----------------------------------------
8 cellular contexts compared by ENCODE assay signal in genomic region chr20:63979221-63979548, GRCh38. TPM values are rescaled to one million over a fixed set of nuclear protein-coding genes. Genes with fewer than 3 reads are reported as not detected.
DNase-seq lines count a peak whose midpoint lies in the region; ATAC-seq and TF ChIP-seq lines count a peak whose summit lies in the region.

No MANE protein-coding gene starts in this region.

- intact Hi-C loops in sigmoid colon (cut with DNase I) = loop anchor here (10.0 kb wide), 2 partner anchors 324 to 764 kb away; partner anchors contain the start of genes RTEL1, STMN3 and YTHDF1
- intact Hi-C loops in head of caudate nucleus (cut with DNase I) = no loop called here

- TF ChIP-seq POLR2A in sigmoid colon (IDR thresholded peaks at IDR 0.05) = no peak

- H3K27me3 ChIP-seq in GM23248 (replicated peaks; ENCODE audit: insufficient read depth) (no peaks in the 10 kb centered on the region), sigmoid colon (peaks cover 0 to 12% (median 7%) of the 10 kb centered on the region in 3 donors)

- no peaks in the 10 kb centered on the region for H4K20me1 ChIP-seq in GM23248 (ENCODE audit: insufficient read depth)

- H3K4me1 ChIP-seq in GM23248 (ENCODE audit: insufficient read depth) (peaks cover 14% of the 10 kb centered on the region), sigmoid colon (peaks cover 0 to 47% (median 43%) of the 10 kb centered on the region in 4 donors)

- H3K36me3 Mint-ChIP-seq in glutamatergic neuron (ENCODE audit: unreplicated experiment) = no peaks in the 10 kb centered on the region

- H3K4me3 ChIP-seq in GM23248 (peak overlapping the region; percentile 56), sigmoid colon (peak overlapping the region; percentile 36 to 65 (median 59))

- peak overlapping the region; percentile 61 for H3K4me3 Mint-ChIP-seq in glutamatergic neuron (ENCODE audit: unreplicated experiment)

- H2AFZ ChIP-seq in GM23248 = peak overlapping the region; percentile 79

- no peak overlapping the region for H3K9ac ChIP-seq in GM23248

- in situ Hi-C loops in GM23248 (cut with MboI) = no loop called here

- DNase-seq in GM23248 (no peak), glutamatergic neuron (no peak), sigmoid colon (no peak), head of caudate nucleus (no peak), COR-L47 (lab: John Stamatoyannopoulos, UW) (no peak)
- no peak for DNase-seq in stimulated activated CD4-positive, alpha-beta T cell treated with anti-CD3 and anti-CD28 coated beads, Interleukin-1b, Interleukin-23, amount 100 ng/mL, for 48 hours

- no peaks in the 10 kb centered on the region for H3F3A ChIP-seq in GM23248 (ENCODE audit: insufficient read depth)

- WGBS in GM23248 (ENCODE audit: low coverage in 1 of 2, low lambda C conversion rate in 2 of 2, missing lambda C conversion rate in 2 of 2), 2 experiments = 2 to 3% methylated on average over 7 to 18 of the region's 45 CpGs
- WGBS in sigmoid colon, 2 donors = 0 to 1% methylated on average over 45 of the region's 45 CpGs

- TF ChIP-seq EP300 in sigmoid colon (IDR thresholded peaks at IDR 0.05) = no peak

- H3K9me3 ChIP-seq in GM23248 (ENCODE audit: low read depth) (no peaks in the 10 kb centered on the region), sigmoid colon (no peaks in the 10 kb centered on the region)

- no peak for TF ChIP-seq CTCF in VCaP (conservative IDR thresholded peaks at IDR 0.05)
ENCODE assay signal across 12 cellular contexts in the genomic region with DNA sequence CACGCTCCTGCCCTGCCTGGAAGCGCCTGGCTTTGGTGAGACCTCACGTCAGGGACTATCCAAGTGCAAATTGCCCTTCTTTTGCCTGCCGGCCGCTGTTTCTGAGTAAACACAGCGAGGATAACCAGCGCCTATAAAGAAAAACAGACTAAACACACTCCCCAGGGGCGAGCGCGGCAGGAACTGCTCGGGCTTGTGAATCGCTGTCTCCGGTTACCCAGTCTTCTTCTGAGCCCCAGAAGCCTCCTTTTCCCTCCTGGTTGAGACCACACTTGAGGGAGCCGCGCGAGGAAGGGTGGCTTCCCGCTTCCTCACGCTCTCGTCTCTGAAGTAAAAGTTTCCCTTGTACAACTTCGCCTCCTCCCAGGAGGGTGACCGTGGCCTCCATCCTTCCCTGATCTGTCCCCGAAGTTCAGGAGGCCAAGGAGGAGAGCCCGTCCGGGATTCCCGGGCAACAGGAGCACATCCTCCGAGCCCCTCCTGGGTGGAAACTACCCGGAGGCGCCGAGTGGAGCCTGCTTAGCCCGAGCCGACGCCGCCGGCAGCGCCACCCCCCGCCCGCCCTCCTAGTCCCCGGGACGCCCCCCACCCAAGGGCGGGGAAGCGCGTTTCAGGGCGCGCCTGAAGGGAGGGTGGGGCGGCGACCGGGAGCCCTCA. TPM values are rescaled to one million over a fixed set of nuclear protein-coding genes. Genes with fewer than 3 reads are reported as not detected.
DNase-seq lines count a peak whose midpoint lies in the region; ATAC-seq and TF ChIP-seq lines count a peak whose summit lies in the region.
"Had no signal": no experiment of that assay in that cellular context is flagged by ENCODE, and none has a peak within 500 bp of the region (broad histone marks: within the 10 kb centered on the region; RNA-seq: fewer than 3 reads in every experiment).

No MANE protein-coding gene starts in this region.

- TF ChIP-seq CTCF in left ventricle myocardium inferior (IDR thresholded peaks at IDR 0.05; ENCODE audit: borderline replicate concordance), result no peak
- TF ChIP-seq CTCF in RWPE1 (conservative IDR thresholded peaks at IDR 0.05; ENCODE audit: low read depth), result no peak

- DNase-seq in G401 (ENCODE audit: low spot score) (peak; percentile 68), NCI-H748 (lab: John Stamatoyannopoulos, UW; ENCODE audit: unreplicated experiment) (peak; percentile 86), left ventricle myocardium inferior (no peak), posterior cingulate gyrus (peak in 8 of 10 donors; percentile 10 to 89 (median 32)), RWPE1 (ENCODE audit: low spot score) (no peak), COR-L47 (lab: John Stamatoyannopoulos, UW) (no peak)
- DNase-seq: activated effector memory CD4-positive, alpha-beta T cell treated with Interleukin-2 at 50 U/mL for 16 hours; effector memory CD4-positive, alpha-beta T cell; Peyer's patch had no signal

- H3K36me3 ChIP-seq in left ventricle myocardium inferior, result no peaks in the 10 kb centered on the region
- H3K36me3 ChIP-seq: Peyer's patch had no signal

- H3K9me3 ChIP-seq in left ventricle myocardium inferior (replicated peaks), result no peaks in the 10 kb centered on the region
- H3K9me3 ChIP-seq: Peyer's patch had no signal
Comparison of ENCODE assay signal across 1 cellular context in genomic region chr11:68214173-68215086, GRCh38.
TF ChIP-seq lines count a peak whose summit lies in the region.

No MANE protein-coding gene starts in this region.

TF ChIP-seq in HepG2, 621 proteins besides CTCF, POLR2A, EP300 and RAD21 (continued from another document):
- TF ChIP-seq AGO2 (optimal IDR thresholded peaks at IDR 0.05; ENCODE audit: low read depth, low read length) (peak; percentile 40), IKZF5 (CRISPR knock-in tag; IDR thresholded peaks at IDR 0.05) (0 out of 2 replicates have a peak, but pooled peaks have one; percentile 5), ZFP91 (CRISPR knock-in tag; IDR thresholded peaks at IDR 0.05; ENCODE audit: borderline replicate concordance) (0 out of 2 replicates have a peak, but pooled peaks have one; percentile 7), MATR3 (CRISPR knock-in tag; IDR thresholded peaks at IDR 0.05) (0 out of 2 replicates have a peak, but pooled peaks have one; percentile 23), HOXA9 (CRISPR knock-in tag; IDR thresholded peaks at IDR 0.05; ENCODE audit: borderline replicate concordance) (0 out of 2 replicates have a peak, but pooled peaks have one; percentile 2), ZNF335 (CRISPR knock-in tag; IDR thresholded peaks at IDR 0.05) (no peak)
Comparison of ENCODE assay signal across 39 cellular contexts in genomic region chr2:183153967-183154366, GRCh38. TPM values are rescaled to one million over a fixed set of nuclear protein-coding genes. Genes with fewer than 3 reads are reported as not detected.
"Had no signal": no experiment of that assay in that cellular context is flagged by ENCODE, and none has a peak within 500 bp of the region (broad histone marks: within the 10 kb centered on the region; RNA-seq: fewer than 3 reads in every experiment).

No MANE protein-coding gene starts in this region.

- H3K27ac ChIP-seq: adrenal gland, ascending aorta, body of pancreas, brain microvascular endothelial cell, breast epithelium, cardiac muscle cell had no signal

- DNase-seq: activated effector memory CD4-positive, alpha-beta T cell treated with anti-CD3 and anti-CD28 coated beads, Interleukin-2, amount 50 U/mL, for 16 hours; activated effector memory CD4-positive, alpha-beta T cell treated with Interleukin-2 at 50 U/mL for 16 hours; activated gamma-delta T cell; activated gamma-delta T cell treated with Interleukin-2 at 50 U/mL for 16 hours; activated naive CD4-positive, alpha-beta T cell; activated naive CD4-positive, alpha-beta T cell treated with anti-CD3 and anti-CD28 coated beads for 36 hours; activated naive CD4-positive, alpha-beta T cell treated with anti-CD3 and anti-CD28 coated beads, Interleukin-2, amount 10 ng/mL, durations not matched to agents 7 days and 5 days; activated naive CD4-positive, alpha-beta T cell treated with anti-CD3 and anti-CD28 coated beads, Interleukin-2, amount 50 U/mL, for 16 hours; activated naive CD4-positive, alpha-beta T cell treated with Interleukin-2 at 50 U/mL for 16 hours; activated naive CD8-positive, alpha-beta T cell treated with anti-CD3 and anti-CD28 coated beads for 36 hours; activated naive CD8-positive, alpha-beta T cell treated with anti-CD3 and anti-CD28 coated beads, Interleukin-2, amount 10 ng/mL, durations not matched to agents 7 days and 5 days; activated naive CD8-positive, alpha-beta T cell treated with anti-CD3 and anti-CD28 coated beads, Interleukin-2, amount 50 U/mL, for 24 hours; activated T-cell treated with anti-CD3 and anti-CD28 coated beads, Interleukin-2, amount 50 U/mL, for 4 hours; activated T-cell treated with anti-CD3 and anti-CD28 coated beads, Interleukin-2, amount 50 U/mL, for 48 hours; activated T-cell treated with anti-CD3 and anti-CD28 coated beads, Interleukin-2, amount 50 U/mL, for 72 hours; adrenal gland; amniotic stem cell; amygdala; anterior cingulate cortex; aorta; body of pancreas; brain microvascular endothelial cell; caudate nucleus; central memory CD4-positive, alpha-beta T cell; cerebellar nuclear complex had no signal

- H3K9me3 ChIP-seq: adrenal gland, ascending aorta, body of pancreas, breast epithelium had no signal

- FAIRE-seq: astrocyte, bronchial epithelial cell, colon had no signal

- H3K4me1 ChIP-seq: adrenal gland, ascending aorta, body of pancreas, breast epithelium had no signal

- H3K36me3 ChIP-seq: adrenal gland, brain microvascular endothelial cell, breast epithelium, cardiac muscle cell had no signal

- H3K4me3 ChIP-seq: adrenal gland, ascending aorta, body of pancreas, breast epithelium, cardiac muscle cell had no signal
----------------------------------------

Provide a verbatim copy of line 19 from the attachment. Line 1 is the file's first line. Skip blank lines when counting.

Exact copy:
- WGBS in GM23248 (ENCODE audit: low coverage in 1 of 2, low lambda C conversion rate in 2 of 2, missing lambda C conversion rate in 2 of 2), 2 experiments = 2 to 3% methylated on average over 7 to 18 of the region's 45 CpGs